My band, Job Creators, released out latest album, Systems Online, on June 27. We worked to polish six songs that we are really, really proud to share with everyone. If you’re curious, you can listen on Spotify or, if you’re old-fashioned like me, you can buy the music on iTunes by looking up “Job Creators.”
Given that we are an instrumental duo gravitating somewhere in the orbits of trance rock and jazz fusion, I thought I’d take the time to write what each song means and why we think the album’s concept is so integral to the wider culture.
Math rock is a funny term to define. It’s pretty much accepted that bands like Slint and Don Caballero started it. To me, it’s basically any band that favors rhythm over melody. Usually, they’re instrumental groups. A lot of the time, they’re duos, like Giraffes Giraffes, Hella, or Job Creators (ahem).
Very few math rock bands try to delve into the dangerous territory of vocals. Don Caballero attempted this a few times, mostly on Punkgasm. And as compelling as “I’m gonna turn you into a bottle of bleach / and pour you into the rug” may be as a chorus, most math rock bands let the instruments speak for themselves.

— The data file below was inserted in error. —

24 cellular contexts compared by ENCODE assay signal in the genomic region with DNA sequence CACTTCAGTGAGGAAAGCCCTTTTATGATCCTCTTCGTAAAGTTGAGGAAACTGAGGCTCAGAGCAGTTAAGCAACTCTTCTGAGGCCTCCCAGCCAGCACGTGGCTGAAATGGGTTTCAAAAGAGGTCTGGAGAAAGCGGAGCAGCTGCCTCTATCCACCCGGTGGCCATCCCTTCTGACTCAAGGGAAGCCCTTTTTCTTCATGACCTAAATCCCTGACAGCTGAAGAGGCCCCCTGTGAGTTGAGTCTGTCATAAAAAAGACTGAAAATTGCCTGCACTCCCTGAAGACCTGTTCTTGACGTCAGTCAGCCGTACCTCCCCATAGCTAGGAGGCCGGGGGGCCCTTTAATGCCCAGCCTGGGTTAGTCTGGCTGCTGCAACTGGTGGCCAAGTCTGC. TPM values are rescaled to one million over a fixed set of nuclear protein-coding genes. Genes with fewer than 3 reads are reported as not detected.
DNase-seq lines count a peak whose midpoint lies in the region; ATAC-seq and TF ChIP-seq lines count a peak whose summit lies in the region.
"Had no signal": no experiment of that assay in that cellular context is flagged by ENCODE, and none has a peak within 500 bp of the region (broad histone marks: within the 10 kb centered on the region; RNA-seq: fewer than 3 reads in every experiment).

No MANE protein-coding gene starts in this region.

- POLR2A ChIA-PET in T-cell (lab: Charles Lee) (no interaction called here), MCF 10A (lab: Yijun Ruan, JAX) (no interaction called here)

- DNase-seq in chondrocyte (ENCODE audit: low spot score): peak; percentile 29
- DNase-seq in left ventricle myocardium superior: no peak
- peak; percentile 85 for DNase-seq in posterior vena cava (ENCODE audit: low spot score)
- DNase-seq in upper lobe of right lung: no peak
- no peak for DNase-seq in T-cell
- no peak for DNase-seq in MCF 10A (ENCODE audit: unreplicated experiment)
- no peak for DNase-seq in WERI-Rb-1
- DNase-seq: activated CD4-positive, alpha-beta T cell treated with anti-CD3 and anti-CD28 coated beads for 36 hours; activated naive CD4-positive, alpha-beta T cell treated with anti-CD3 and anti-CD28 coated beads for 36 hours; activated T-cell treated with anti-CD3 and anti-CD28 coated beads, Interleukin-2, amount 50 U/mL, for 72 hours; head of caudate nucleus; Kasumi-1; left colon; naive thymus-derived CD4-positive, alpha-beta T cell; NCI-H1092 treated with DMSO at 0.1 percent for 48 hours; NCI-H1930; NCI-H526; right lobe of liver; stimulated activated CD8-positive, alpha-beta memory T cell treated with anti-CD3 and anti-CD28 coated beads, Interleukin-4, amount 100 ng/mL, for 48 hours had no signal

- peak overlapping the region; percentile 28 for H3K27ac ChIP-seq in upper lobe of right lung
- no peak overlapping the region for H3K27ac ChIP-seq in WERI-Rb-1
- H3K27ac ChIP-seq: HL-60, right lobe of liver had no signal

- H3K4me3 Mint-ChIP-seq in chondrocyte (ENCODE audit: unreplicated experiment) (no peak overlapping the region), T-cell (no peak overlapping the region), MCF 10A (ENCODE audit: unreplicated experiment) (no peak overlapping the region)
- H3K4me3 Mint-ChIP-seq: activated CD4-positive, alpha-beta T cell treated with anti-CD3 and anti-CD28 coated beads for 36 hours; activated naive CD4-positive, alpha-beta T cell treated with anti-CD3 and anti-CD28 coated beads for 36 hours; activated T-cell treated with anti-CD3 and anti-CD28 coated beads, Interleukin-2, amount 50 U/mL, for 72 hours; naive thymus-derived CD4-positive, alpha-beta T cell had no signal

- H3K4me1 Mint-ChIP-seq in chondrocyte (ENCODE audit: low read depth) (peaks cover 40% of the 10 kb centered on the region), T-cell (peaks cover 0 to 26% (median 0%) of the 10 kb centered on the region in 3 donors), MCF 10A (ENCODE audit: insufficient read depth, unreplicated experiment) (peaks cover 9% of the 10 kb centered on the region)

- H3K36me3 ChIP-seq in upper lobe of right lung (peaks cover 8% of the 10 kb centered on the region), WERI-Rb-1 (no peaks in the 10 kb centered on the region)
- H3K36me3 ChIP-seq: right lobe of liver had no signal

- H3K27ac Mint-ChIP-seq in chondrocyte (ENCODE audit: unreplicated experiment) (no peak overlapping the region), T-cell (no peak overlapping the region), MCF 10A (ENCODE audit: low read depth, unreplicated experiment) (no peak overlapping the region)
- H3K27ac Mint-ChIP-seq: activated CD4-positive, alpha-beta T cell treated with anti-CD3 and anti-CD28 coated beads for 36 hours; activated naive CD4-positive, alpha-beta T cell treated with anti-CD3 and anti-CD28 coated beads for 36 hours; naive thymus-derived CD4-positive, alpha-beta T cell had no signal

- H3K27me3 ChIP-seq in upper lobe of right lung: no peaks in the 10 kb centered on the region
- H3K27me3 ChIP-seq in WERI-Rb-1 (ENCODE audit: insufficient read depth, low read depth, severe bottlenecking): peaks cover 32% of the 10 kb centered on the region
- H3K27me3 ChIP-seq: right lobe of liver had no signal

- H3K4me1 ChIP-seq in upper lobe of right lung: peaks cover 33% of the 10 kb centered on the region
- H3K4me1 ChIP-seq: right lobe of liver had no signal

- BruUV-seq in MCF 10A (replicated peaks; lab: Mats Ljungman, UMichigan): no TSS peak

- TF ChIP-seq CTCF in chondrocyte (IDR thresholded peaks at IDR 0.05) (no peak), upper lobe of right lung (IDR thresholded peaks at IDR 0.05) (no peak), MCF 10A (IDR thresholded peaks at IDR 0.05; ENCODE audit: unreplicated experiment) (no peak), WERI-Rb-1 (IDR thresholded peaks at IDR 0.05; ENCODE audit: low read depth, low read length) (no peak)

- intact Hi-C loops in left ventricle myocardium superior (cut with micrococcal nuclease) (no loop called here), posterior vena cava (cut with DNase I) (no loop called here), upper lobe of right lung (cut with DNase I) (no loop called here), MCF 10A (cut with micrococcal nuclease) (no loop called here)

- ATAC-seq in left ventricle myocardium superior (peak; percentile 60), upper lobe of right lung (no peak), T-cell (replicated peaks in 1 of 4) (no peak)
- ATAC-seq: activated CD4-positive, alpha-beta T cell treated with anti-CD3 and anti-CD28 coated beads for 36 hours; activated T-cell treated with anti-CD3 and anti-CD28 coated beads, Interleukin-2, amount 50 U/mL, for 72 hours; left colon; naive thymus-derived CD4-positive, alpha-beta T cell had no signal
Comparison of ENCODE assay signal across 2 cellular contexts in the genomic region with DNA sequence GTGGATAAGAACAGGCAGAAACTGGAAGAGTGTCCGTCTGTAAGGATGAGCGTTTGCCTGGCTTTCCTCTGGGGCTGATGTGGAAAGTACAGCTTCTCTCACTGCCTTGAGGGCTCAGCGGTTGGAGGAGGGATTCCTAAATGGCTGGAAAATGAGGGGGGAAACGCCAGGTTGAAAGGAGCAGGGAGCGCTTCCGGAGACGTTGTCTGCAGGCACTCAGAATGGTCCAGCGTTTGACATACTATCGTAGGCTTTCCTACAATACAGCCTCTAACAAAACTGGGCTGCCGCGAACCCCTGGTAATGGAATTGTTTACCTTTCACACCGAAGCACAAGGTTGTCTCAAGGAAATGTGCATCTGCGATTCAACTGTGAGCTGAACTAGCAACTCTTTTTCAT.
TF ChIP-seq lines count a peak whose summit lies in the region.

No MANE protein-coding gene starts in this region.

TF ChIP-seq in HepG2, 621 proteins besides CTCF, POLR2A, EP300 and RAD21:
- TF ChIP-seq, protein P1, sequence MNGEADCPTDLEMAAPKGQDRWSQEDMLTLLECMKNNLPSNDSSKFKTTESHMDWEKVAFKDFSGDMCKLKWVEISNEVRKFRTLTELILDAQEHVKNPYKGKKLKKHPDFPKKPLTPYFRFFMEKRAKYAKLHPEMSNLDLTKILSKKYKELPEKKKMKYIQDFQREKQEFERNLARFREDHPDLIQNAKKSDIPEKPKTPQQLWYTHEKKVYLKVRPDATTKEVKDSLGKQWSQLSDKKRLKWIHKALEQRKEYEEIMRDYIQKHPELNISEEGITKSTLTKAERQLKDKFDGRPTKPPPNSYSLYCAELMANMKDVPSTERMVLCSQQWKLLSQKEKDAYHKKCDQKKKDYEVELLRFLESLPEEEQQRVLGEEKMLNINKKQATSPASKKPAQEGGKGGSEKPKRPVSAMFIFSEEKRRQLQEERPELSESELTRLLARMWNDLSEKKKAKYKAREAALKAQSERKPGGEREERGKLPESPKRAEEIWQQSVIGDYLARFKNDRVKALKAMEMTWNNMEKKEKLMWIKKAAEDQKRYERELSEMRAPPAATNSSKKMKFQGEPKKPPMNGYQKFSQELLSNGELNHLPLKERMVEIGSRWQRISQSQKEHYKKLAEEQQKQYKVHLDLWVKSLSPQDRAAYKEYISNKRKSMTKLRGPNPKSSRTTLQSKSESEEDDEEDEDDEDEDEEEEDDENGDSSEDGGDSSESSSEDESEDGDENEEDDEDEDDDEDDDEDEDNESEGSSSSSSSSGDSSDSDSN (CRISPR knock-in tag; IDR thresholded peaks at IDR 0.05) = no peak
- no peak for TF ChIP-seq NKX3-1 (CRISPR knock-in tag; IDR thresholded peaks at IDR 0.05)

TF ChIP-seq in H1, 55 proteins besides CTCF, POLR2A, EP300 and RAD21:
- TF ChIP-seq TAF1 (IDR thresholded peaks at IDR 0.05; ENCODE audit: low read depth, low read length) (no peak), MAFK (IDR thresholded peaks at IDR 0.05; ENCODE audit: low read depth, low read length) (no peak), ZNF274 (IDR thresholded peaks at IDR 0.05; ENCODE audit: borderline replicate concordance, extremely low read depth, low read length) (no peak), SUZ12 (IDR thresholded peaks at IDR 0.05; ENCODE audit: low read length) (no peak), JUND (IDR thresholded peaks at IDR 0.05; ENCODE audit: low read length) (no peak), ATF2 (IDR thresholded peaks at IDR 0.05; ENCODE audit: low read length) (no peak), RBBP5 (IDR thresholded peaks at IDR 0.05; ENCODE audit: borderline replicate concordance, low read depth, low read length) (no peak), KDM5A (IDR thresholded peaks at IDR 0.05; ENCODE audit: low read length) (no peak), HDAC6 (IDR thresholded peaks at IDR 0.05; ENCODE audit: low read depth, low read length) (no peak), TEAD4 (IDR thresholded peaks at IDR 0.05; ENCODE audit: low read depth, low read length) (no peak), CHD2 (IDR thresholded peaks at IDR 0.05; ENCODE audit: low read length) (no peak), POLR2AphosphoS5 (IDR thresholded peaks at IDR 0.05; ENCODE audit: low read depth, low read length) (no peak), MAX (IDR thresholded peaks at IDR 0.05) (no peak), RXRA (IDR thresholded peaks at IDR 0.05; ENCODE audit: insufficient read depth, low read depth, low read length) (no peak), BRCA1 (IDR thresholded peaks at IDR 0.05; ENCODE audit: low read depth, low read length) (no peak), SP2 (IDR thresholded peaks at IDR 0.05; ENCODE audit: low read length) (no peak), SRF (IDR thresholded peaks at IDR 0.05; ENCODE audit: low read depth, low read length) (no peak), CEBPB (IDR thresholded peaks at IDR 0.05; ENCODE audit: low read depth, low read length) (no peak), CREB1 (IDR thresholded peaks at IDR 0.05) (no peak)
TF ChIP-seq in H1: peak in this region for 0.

The notable exception to me would be Polvo, a band whose thin, cheese-grater sounds were streamlined and smoothed into the hook-heavy, delightful math rock jams of In Prism. The album is a masterful blend of vocals and math rock, especially “Beggar’s Bowl.”
But the wait for another bold and experimental and manic math rock vocal thing-a-ma-jig is over. It’s freaking Haybaby, baby, the hardest Brooklyn math rock you’ll hear today.